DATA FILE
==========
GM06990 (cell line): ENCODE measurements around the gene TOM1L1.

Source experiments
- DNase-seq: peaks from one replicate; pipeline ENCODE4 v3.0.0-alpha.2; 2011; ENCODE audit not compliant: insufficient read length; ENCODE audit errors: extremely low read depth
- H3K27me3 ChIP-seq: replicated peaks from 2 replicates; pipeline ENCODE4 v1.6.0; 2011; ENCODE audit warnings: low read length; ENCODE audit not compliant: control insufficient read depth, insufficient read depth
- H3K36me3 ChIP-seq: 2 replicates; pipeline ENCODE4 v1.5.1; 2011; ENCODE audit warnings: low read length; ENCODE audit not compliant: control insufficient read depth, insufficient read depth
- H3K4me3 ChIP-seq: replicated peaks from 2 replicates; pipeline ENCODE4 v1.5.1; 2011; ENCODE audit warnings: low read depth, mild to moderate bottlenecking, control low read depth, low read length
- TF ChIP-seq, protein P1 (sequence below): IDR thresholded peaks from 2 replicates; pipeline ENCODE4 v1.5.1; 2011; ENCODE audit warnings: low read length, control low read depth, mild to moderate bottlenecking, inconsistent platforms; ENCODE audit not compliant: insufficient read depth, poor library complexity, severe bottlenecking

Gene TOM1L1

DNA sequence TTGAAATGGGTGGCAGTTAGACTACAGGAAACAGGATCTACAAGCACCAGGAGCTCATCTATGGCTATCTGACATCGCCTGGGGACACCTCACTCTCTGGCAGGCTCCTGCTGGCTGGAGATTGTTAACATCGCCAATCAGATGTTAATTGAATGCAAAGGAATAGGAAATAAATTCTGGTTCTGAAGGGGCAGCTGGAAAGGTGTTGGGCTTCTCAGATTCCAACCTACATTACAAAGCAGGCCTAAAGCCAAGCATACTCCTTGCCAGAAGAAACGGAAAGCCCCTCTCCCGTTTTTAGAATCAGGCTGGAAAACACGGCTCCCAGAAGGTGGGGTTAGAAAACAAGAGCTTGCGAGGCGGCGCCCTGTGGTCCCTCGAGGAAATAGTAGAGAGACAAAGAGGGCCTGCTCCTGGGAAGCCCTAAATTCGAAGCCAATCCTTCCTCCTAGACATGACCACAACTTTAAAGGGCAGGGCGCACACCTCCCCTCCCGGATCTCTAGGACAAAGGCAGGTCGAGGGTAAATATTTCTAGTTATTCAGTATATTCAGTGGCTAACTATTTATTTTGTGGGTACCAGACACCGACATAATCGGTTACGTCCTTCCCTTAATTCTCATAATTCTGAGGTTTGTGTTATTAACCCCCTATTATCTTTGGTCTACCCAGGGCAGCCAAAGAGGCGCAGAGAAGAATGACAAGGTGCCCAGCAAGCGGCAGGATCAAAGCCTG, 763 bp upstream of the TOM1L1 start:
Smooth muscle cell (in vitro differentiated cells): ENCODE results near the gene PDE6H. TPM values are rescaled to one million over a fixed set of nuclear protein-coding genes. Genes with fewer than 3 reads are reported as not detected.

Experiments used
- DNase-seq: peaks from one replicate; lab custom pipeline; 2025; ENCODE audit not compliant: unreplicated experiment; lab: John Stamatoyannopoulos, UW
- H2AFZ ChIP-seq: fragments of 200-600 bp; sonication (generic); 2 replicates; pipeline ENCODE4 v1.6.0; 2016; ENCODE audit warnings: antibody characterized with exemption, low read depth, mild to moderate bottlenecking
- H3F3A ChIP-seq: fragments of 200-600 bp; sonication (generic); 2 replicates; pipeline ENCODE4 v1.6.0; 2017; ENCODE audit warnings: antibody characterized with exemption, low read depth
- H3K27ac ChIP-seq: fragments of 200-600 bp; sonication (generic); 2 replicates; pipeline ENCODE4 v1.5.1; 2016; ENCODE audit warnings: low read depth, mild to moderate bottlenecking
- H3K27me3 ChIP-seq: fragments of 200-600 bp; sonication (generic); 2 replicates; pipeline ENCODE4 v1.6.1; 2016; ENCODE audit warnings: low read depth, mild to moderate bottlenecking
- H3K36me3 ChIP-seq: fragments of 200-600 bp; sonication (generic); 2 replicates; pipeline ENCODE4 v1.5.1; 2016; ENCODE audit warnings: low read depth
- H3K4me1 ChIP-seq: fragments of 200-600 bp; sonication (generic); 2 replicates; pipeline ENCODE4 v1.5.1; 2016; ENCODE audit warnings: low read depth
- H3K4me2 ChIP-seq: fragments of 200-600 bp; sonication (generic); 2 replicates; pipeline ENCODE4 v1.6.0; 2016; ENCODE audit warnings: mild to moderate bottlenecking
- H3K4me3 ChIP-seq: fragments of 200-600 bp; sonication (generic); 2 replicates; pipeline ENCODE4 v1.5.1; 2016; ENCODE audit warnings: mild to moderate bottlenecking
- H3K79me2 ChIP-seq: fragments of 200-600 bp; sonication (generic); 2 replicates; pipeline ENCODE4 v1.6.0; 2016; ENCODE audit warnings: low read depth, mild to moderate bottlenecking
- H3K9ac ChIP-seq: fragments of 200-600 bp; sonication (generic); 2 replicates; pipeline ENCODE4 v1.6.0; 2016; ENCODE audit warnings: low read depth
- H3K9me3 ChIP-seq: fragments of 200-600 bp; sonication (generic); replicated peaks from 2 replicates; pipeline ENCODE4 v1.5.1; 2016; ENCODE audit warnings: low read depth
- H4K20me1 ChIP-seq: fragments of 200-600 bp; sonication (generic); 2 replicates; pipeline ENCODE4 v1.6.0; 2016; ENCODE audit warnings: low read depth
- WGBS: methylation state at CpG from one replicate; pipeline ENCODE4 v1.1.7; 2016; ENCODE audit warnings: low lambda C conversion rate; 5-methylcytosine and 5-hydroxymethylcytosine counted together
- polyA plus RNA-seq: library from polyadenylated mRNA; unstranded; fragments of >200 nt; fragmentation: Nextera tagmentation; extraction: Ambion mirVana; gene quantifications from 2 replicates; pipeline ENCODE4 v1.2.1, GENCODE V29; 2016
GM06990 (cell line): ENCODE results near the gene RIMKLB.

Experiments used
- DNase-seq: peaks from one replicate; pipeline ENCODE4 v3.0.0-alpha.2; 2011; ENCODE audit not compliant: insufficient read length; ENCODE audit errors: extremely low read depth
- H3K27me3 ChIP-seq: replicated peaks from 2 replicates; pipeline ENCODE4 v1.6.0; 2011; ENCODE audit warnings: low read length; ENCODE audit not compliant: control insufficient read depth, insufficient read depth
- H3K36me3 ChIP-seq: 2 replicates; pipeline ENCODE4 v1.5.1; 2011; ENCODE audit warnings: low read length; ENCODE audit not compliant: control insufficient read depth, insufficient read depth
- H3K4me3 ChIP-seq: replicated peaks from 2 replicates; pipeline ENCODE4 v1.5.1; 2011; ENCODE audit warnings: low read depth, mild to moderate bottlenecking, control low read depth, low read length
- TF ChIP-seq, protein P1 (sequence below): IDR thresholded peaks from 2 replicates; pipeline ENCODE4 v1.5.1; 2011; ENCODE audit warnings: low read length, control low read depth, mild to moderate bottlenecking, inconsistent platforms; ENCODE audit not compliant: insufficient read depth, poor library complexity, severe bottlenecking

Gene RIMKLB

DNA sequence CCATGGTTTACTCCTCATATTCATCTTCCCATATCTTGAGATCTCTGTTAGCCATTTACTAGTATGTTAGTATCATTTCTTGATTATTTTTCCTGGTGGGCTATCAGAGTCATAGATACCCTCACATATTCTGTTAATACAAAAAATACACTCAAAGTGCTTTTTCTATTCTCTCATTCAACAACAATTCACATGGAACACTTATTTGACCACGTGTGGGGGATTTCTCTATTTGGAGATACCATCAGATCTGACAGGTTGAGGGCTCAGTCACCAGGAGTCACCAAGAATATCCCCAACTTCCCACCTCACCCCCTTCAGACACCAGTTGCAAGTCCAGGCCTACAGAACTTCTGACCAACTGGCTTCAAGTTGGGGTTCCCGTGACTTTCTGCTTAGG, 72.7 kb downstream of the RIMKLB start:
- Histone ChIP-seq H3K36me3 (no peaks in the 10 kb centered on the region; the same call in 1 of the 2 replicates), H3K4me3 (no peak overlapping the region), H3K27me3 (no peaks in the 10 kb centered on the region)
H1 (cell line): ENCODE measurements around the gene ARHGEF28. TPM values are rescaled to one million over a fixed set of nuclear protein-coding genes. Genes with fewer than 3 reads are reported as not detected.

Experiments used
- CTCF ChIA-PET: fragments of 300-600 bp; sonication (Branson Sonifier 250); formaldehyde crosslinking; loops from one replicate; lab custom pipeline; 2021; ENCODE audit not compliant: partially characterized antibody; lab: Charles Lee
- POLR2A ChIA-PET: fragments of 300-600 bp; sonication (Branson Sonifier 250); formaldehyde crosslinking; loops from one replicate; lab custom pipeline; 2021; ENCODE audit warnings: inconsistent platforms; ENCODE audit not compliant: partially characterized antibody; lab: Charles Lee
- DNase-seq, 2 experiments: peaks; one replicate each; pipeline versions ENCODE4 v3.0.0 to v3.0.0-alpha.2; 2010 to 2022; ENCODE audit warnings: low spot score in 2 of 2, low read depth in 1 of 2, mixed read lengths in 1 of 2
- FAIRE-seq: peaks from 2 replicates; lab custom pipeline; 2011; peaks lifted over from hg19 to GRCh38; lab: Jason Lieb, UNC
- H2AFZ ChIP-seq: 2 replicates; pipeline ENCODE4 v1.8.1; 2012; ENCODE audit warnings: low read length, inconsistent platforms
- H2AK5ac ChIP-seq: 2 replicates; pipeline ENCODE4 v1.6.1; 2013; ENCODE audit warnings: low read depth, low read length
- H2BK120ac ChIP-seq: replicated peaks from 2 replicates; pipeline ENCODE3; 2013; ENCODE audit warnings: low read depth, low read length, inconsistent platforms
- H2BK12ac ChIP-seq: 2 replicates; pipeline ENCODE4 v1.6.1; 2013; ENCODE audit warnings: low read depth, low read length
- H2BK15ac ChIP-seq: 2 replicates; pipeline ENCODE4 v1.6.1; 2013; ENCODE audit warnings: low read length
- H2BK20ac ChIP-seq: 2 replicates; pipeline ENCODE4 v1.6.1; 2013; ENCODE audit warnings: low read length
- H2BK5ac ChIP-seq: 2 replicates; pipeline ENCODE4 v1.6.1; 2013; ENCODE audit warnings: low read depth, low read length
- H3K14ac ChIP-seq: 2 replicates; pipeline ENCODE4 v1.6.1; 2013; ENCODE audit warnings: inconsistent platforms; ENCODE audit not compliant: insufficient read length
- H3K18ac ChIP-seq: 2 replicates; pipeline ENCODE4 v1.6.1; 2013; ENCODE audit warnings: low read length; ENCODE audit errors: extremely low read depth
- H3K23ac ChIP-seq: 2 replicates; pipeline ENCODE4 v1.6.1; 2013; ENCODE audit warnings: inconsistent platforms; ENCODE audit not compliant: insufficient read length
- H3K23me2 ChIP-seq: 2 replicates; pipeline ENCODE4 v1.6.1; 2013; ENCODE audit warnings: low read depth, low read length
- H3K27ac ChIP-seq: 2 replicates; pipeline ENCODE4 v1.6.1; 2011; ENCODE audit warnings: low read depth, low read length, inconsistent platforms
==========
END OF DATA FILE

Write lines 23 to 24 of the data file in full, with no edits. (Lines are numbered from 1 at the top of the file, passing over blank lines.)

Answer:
- H3K9me3 ChIP-seq: fragments of 200-600 bp; sonication (generic); replicated peaks from 2 replicates; pipeline ENCODE4 v1.5.1; 2016; ENCODE audit warnings: low read depth
- H4K20me1 ChIP-seq: fragments of 200-600 bp; sonication (generic); 2 replicates; pipeline ENCODE4 v1.6.0; 2016; ENCODE audit warnings: low read depth